An announcement from Colorado Republican gubernatorial candidate Heidi Ganahl about a “gubernatorial forum” tonight in Colorado Springs struck us with its newly-added presumptuous tagline:
As you can see, Ganahl is now billing herself as the “leading Republican candidate for governor.” In the advertising world, “leading,” like “best-selling,” is a claim you’re supposed to be able to justify with hard metrics–otherwise it’s better to go with more vague superlatives like “fastest-growing” that don’t necessary imply they are actually, you know, #1.
Not to mention the age-old saying: “if you have to say you are, you aren’t.”
But that got us thinking in all fairness: what’s the metric by which Heidi Ganahl could plausibly justify calling herself the “leading candidate?” There’s only one head-to-head matchup poll that’s been done pitting Ganahl and her upstart Republican opponent Danielle Neuschwanger against incumbent Gov. Jared Polis, and in that poll Neuschwanger performed better against Polis than Ganahl.
At last week’s candidate forum in DougCo, Ganahl reacted poorly to this being pointed out:
But that’s not what #HeiditheHypocrite says to her fellow Republicans! Here is Ganahl ast week attacking her opponent Danielle Neuschwanger for daring to cite our poll showing Neuschwanger outperforms Ganahl head-to-head against Gov. Polis. #copolitics #cogov pic.twitter.com/JI9k55C2sX
— Sara Loflin (@SaraLoflin) March 14, 2022
Would the metric Heidi is relying on be fundraising, then? Ganahl has technically raised the most of the Republican primary pack, but by any objective scale her fundraising has been extremely anemic compared to other Republican primary candidates in Colorado running for U.S. Senate and even congressional races. Ganahl certainly hasn’t demonstrated the fundraising ability to distinguish herself beyond the resources any Republican nominee could reasonably expect to start flowing after the primary.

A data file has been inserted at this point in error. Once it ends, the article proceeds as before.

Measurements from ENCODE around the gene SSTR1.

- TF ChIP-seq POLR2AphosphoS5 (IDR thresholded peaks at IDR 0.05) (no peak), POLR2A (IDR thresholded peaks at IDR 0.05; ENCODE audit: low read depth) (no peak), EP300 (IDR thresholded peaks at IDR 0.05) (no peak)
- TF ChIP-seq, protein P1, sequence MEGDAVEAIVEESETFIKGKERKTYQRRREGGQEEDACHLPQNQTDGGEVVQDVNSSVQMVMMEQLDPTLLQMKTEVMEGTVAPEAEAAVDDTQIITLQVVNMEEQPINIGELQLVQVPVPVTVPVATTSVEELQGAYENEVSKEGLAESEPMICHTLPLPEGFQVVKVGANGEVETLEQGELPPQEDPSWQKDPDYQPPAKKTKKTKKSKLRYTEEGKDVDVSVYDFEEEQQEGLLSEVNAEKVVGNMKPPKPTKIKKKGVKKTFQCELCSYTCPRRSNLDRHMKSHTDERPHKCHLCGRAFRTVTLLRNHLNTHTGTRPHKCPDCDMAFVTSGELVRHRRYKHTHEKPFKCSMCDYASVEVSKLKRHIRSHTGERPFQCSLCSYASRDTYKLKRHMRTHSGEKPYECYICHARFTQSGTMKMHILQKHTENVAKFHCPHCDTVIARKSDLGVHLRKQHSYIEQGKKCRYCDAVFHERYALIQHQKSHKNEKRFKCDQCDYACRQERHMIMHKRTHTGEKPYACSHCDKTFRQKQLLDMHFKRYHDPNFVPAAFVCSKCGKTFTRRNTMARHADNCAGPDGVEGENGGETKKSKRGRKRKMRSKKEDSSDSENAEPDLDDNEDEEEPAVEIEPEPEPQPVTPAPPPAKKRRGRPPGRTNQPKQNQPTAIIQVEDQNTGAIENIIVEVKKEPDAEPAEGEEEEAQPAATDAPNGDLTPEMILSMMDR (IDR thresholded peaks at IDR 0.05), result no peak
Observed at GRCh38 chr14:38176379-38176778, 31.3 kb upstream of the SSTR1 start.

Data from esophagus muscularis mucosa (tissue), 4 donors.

So if it’s not polling and not fundraising, which most people would call the two most important benchmarks, where else can Ganahl point to justify her claim to be the “leading candidate for governor?” It’s not social media footprint either. Danielle Neuschwanger has well over twice the number of Twitter followers as Ganahl. Then we went over to Ganahl’s Youtube page to see how her overproduced campaign videos are going over:
We’re sorry to report that virality…has not been achieved! After a months-long controversial “podcast tour” to pre-launch her campaign and months since then on the trial, Ganahl has by no metric we can identify emerged as the “leading candidate,” or even minimally caught on as a contender in the race. That reflects a massive amount of wasted time and effort trying to build Ganahl’s name ID over the past year, results that Neuschwanger can undo with a few Lauren Boebert-style potshots.
Then just yesterday, the latest sign of “strength” came via the Colorado Sun’s Sandra Fish, reporting that Ganahl has turned in a perilously narrow margin of petition signatures, and as a result will be participating in the GOP’s state assembly next month as insurance for even making the primary ballot:
And #cogov candidate @heidiganahl submitted 16,487 signatures on her petition, which requires 1,500 from each of eight congressional districts. News release says she’ll also participate in assembly. #copolitics
— sandra fish 🐠 (@fishnette) March 14, 2022
Ganahl claims to have performed some kind of secondary vetting of her collected signatures, but that’s still a far smaller margin than U.S. Senate candidate Joe O’Dea afforded himself by turning in over 23,000 voter signatures to validate. Would you call a candidate who fails to collect enough signatures after taking that route to qualify for the ballot and then has to play catch-up at assembly a “leading candidate?”
The increasingly undeniable truth is that Ganahl’s unexpected but profound weakness as a candidate has created a genuine opening for the relatively unknown Danielle Neuschwanger, and Ganahl is going to have to struggle all the way to June 28th for this nomination. We do expect that if Ganahl is forced to face off against Neuschwanger at the GOP state assembly she’ll get the required 30% to stay in the race–but there’s also a decent chance that Neuschwanger will beat Ganahl at the assembly. It will be even nore difficult to call Ganahl the “leading candidate” with a straight face after that.
In the event, just remember as usual that we said so.